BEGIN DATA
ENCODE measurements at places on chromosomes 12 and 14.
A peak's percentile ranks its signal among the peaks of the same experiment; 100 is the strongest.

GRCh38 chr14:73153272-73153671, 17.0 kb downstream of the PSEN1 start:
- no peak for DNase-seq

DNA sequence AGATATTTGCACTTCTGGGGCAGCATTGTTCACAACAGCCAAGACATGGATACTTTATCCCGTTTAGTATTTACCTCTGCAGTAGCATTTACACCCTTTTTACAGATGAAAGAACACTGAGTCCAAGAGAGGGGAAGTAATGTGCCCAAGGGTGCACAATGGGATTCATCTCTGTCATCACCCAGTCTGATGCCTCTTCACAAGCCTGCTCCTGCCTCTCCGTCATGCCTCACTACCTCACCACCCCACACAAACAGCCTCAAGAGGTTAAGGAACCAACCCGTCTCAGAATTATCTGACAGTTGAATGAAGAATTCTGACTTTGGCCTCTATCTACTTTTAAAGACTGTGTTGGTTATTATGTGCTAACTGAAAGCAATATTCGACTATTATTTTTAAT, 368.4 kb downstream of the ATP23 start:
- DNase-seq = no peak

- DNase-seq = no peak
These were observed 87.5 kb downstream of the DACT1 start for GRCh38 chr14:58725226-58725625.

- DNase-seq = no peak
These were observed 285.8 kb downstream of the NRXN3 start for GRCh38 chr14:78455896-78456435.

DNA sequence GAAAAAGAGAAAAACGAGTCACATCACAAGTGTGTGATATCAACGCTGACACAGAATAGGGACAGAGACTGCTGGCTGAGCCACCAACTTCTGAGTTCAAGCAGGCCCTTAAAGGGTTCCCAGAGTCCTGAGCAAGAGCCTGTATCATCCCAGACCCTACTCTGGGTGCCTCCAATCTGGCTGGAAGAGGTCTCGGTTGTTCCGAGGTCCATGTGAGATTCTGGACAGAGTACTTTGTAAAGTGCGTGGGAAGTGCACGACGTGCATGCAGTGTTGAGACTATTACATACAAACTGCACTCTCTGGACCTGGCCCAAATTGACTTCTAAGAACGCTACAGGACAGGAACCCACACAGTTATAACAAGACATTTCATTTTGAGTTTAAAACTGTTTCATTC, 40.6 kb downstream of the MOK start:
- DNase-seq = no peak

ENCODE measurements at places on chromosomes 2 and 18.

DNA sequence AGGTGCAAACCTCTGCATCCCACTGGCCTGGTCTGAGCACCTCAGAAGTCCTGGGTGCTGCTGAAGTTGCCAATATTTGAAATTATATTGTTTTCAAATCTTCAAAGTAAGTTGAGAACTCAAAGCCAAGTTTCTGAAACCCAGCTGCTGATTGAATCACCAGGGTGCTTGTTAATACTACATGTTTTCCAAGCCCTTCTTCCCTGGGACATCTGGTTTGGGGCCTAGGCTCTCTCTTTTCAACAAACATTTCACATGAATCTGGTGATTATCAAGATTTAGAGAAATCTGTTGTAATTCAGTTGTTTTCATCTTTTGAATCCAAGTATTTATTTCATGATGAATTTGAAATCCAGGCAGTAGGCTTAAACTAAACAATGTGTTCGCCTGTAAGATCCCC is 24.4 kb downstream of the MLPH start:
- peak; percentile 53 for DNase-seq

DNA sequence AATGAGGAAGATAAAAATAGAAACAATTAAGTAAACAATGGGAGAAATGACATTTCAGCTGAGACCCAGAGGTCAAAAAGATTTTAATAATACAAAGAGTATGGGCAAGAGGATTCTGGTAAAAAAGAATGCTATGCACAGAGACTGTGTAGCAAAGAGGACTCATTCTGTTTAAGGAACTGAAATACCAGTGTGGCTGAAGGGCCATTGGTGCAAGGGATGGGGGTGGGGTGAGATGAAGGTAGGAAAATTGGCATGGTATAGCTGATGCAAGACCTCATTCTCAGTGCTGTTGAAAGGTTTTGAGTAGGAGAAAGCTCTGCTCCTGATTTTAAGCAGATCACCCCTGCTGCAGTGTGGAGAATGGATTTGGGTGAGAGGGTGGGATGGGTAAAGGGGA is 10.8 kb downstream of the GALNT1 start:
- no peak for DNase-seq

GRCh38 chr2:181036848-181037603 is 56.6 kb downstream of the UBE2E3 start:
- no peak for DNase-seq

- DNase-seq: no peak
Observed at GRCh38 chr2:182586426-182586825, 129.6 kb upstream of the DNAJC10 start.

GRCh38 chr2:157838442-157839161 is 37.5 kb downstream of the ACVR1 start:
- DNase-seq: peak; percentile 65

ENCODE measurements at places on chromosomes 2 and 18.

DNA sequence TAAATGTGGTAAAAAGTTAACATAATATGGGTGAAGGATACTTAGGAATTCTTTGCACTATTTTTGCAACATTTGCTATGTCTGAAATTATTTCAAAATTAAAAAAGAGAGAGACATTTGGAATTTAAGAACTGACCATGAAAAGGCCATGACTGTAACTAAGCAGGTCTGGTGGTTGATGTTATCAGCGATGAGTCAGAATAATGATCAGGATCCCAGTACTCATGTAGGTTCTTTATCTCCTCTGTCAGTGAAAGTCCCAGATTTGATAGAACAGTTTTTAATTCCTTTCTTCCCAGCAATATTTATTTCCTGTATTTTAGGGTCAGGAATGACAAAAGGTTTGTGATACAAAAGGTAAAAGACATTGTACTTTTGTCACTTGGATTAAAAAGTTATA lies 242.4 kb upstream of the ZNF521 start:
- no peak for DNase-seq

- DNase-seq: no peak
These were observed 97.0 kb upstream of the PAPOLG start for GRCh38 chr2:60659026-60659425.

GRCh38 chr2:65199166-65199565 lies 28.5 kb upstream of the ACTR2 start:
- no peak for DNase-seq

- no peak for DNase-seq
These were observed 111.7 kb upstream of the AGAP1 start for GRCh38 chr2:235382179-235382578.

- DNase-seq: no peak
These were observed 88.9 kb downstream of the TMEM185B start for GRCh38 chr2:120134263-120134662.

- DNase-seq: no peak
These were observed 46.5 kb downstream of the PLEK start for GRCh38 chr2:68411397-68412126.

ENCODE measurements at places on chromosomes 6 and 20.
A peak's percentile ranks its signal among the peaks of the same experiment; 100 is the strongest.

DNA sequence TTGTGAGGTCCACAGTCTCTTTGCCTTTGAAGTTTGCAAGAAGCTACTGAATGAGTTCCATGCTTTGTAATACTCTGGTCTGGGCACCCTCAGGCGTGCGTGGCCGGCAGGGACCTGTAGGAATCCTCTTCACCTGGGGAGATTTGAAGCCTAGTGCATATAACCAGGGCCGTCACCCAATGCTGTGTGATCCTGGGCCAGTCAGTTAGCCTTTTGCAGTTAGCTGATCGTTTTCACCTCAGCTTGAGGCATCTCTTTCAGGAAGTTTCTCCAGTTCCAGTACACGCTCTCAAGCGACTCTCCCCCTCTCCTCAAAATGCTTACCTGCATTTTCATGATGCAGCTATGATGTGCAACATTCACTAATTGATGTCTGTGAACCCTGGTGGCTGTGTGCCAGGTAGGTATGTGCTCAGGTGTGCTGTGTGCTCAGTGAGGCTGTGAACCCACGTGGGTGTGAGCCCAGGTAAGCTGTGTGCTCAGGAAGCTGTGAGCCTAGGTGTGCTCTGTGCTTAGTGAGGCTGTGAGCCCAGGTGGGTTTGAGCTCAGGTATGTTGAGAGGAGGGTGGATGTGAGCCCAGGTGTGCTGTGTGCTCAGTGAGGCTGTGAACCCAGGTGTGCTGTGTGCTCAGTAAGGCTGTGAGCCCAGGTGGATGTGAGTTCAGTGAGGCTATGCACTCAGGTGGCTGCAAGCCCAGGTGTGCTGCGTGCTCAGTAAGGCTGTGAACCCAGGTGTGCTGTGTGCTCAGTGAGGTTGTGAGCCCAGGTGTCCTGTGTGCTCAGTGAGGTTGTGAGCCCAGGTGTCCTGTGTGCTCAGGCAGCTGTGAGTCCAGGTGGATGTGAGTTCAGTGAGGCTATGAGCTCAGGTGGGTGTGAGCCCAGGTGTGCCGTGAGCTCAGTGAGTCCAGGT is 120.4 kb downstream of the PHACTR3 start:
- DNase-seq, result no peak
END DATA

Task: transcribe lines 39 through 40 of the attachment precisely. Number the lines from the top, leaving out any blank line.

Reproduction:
DNA sequence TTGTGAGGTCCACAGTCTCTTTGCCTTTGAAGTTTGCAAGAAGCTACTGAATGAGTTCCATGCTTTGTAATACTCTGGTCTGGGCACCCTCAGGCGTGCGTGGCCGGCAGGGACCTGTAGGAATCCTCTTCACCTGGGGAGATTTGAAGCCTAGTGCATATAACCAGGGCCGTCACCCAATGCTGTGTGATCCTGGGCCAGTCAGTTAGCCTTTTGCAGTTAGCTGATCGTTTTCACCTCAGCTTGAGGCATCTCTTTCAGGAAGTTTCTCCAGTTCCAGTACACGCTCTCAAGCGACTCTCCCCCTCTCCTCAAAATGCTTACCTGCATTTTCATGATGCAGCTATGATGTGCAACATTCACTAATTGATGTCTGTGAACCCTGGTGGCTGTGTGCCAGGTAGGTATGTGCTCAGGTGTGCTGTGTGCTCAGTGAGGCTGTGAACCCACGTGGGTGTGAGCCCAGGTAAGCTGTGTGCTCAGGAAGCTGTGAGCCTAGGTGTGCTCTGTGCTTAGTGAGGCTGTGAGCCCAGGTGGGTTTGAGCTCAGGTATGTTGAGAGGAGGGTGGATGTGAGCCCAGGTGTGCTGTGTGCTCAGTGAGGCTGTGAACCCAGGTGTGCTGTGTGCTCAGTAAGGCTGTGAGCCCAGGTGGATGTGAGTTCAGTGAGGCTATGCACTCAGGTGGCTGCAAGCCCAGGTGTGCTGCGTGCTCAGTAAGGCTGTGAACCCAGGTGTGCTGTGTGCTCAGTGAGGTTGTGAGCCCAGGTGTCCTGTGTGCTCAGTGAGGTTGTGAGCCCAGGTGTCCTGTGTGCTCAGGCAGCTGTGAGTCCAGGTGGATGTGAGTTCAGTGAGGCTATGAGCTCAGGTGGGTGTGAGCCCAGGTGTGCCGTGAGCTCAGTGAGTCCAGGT is 120.4 kb downstream of the PHACTR3 start:
- DNase-seq, result no peak